It's one of these hypotheticals we just don't know at the end of the day. But yes, I imagine Connery would have been capable of carrying the role in OHMSS as an actor... if he wanted to.

    Agreed. Connery wouldn't have worked in OHMSS unless it was 1965 or before. And that means no Rigg.

    We're lucky we got the OHMSS we got.

    Agreed 👍

    Anyway, we're going far from the topic, let's go back to 'reinvention'. This is still the thread for the Bond 26 discussions, I'm sure there's also a thread here that discusses this topic about OHMSS.

    So, I'm thinking about the current trends when it comes to characterization these days, Brosnan was hired because people wanted 90's action hero, Craig was hired because of the serious, gritty, action hero (like Bourne) which was the demand at the time.

    I do wonder where EON will get an influence for the character and the next era.

    Many people were pointing at Batman as the possible influence, but in my opinion, they already done that with Craig, maybe something different this time would work?

    It's worth noting The Batman has a slightly different interpretation of Bruce/Batman to be fair. Pattinson plays Wayne as a recluse, a much quieter/isolated figure. His Batman also seems much more on the low key side compared to Bale's, lots of watchful eye movements/a more 'whispery' voice, although still able to throw a punch when needed...

    Not sure if that'll play into the next Bond, but I can imagine them going with an actor not unlike Robert Pattinson. Someone who doesn't necessarily have Craig's surface level ruggedness, but still has a unique screen presence. A bit more on the younger side perhaps. I can image a quieter Bond - not brooding per say, but maybe given to the literary Bond's moments of cynicism or getting easily bored with his job. Perhaps they'll be a bit more restrained during the fight sequences (Craig's Bond had a tendency to go into situations guns/fists blazing rather than holding back).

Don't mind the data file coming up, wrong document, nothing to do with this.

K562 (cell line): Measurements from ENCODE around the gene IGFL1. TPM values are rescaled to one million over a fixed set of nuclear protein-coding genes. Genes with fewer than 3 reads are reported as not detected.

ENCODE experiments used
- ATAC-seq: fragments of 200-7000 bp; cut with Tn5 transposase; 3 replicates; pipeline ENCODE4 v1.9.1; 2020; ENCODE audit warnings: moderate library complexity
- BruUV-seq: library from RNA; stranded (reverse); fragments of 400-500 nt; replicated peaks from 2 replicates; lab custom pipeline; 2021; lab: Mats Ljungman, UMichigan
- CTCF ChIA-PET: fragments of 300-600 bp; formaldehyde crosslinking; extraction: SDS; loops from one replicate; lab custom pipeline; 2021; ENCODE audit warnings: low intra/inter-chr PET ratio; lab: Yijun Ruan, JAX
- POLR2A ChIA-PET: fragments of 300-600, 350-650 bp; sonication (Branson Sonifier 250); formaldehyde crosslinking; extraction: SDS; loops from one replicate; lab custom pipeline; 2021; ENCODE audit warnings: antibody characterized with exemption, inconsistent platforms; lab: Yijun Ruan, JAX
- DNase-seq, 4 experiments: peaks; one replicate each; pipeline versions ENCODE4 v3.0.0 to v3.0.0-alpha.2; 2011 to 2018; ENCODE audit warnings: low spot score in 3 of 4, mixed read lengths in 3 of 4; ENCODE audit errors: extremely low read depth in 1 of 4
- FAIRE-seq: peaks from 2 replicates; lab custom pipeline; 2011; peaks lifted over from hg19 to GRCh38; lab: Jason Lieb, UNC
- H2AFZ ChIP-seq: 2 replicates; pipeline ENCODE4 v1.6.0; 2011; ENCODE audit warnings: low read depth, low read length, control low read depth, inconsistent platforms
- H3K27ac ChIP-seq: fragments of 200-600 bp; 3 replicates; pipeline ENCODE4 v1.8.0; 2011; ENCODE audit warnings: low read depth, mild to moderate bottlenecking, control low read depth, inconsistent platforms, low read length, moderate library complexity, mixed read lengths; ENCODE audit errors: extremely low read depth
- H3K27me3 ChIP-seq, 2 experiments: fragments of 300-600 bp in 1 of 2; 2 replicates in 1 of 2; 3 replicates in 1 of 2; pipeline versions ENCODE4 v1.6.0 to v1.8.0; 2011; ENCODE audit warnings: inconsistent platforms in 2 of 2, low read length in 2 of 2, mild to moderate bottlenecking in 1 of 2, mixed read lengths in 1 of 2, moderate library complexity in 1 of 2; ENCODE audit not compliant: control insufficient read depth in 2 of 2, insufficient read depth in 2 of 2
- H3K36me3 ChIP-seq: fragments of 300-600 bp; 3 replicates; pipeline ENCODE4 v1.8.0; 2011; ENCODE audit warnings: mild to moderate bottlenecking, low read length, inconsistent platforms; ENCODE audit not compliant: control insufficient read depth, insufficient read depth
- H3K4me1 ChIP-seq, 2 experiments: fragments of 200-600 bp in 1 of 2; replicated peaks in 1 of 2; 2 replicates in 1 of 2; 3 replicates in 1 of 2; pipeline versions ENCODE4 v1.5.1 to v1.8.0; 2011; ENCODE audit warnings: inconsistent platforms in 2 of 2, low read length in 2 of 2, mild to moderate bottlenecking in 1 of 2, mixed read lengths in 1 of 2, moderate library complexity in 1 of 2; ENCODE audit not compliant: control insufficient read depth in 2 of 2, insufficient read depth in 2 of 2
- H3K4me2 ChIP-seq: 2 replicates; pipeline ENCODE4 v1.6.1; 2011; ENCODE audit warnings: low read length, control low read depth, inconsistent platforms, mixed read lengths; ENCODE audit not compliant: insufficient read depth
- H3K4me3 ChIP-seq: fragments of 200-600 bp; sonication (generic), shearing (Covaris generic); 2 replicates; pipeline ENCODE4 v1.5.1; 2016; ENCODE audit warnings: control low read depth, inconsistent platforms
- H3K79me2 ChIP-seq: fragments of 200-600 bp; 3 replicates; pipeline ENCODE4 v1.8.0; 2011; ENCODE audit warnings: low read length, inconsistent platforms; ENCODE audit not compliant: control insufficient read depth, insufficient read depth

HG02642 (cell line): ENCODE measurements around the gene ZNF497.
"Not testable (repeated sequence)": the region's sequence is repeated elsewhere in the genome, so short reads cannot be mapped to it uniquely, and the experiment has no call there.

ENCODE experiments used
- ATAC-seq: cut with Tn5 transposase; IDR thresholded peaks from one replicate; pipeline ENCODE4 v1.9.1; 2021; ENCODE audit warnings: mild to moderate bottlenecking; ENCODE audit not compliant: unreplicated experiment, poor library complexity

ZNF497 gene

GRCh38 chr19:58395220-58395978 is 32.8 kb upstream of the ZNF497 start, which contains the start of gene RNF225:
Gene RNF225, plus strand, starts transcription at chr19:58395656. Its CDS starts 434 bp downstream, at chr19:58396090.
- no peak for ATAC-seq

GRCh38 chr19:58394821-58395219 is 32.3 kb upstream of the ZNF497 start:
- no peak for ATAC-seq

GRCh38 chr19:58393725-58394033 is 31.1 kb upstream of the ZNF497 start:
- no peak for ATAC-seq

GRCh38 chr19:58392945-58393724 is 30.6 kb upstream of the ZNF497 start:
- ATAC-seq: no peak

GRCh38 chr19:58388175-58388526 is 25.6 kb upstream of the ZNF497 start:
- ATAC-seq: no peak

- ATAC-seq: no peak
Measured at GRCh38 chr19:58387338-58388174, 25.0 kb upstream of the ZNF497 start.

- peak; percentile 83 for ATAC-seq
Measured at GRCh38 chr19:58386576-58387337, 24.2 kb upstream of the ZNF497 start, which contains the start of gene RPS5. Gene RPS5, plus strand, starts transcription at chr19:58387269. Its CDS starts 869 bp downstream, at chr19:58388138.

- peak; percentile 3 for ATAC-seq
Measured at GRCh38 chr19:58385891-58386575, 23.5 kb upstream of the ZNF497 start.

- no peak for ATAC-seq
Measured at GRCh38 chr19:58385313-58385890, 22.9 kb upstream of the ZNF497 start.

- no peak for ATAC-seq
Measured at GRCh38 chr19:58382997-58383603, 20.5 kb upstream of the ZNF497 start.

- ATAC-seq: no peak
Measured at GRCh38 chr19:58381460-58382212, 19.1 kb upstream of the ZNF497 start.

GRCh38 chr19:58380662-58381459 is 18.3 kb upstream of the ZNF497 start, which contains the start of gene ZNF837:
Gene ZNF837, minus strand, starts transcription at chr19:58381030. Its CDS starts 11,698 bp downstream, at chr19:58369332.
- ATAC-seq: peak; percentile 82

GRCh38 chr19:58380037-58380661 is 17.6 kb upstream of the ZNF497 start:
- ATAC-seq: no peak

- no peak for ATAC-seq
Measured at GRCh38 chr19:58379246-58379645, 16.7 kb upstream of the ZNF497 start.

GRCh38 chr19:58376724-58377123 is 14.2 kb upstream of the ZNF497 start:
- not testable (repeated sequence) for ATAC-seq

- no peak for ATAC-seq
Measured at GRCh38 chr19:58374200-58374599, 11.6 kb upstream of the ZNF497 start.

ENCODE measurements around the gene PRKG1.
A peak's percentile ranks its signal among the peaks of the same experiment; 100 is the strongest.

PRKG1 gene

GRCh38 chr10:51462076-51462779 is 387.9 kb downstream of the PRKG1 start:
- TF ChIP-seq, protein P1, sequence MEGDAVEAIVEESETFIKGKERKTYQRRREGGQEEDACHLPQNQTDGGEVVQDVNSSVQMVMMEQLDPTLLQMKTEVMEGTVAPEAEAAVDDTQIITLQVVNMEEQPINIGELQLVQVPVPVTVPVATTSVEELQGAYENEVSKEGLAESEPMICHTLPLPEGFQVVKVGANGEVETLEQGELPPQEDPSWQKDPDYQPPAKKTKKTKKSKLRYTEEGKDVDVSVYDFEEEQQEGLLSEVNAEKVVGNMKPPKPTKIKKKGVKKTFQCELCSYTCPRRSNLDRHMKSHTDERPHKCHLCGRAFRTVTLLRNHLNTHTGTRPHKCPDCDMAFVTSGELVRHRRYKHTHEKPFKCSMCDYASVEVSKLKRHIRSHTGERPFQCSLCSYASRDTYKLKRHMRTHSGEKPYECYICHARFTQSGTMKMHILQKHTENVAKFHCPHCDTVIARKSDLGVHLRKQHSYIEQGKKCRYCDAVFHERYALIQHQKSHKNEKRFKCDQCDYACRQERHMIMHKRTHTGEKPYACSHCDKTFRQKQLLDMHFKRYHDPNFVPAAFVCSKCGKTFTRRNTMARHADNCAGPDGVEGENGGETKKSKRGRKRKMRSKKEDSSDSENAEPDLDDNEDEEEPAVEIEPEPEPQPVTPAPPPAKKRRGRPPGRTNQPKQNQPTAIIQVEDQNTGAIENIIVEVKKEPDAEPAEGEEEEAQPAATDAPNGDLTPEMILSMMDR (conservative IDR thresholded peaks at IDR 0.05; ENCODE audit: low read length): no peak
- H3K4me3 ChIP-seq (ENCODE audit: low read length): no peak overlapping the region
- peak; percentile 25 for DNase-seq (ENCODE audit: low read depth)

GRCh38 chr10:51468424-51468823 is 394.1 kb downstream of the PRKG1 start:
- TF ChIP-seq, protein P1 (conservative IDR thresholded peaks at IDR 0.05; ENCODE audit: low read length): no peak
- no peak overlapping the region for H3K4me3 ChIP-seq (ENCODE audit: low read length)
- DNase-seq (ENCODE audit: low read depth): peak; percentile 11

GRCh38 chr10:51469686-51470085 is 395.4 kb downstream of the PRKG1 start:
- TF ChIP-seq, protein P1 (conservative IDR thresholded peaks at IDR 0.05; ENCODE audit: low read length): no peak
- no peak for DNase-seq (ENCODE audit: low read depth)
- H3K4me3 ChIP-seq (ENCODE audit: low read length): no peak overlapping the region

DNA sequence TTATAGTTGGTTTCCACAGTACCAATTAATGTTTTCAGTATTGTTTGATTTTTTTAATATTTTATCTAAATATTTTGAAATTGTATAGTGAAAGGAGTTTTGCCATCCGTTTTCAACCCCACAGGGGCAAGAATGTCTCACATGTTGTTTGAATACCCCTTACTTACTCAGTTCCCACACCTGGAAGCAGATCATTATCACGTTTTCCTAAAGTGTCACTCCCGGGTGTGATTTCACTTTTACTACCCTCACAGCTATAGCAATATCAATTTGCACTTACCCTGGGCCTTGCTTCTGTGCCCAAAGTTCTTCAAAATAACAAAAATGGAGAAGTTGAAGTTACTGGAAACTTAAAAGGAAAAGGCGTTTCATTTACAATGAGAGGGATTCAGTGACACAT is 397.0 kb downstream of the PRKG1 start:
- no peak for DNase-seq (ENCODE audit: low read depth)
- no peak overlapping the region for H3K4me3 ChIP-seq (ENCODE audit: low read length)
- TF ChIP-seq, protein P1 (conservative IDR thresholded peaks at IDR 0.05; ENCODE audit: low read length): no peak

• mtmmtm United Kingdom
    Posts: 10,720
    MI6HQ wrote: »
    But the problem if the audiences at the time would have liked to see Connery's Bond falling in love? People knew his Bond as this playboy superman, they're not used to seeing Bond that way.
    So with other actor in the role, it's easy for the audiences to accept the change in Bond's character.

    Interesting thought, yes perhaps. I feel like he's Bond enough in the film for it to have been fine, but you may be right.
    007HallY wrote: »
    It's one of these hypotheticals we just don't know at the end of the day. But yes, I imagine Connery would have been capable of carrying the role in OHMSS as an actor... if he wanted to.

    Yes it's a key point.
  • talos7talos7 New Orleans
    Posts: 6,585
    I’m in the minority in that I strongly disliked “The Batman” ; it was a soul sucking experience and Pattinson’s performance complimented it by being relentlessly depressing and gloomy. I do no want this for Bond.
  • edited July 1 Posts: 651
    They're different character in fairness, so I don't think they'll ever be completely the same. That said if we had a Bond who enters the room as Pattinson's Batman does with his watchful 'Bat glares', constantly weighing up the situation, then that'd be a nice touch.

    I also feel a more reserved, quiet hero is a nice contrast to the villains, especially in The Batman. There's something interesting about seeing the manic glee of the Riddler or Penguin's comic wise cracks playing off against Batman's straight-laced, brooding but 'can-snap-at-any-moment' presence. It makes the hero feel more human I think, and the villains more sinister...